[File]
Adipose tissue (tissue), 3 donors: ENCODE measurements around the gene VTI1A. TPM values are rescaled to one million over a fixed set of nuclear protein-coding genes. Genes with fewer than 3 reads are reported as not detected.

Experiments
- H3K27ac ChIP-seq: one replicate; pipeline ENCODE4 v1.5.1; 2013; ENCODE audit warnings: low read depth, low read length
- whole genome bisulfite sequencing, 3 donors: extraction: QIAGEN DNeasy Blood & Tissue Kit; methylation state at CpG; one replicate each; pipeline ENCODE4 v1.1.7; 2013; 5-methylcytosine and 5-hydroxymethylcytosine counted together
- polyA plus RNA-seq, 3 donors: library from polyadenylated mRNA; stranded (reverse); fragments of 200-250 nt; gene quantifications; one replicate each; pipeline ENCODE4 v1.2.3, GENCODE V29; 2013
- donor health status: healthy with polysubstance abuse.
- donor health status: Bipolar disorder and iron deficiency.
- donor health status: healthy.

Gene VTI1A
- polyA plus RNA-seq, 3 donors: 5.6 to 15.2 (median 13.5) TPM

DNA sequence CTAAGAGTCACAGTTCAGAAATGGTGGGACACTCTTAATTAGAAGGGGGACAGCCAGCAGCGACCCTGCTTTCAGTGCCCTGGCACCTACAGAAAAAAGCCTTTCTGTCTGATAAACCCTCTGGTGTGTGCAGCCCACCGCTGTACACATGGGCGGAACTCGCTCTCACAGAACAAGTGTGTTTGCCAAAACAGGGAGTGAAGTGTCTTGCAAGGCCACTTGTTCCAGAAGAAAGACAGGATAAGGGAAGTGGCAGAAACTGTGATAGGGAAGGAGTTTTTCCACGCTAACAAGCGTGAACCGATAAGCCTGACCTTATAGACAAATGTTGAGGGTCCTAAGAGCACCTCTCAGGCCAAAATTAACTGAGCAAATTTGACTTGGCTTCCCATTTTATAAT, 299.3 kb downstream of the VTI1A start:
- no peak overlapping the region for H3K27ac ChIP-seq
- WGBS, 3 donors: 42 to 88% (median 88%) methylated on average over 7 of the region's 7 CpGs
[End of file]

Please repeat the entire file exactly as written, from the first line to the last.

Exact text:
Adipose tissue (tissue), 3 donors: ENCODE measurements around the gene VTI1A. TPM values are rescaled to one million over a fixed set of nuclear protein-coding genes. Genes with fewer than 3 reads are reported as not detected.

Experiments
- H3K27ac ChIP-seq: one replicate; pipeline ENCODE4 v1.5.1; 2013; ENCODE audit warnings: low read depth, low read length
- whole genome bisulfite sequencing, 3 donors: extraction: QIAGEN DNeasy Blood & Tissue Kit; methylation state at CpG; one replicate each; pipeline ENCODE4 v1.1.7; 2013; 5-methylcytosine and 5-hydroxymethylcytosine counted together
- polyA plus RNA-seq, 3 donors: library from polyadenylated mRNA; stranded (reverse); fragments of 200-250 nt; gene quantifications; one replicate each; pipeline ENCODE4 v1.2.3, GENCODE V29; 2013
- donor health status: healthy with polysubstance abuse.
- donor health status: Bipolar disorder and iron deficiency.
- donor health status: healthy.

Gene VTI1A
- polyA plus RNA-seq, 3 donors: 5.6 to 15.2 (median 13.5) TPM

DNA sequence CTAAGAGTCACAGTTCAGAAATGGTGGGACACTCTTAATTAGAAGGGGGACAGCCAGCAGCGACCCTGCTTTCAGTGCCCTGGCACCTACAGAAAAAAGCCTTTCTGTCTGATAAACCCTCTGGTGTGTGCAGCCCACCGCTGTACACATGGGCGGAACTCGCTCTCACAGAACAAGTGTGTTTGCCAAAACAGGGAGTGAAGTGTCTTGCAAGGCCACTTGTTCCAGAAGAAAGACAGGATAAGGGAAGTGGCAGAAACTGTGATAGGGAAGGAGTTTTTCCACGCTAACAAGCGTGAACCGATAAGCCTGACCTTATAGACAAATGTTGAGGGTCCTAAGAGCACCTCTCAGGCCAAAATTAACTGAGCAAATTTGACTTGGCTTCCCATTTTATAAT, 299.3 kb downstream of the VTI1A start:
- no peak overlapping the region for H3K27ac ChIP-seq
- WGBS, 3 donors: 42 to 88% (median 88%) methylated on average over 7 of the region's 7 CpGs